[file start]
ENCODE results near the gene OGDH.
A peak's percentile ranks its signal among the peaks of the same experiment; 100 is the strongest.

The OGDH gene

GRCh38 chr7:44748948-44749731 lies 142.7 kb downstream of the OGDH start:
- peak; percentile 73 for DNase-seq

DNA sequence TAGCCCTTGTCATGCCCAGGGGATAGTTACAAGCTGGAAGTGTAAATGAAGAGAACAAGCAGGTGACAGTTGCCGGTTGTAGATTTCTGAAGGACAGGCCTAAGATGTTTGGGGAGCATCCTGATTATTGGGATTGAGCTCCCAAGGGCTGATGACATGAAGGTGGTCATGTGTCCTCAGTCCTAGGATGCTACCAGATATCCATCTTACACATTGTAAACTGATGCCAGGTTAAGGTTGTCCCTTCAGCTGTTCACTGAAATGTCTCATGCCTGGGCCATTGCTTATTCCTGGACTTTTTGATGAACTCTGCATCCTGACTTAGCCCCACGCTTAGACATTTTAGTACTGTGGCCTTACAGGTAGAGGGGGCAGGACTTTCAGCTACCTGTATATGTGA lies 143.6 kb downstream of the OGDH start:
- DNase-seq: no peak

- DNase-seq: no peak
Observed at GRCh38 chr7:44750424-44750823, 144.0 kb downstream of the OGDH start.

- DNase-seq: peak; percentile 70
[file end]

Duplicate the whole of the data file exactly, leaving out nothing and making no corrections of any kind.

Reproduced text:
ENCODE results near the gene OGDH.
A peak's percentile ranks its signal among the peaks of the same experiment; 100 is the strongest.

The OGDH gene

GRCh38 chr7:44748948-44749731 lies 142.7 kb downstream of the OGDH start:
- peak; percentile 73 for DNase-seq

DNA sequence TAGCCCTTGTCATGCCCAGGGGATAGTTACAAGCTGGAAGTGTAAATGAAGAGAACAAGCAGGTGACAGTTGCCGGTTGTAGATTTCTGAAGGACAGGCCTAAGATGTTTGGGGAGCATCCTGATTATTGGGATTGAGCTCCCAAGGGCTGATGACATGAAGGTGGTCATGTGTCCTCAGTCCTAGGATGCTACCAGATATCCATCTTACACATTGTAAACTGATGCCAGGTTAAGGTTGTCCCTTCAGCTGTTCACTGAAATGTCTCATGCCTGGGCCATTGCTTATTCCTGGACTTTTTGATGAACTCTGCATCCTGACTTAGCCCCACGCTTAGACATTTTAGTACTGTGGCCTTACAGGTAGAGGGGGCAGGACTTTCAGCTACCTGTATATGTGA lies 143.6 kb downstream of the OGDH start:
- DNase-seq: no peak

- DNase-seq: no peak
Observed at GRCh38 chr7:44750424-44750823, 144.0 kb downstream of the OGDH start.

- DNase-seq: peak; percentile 70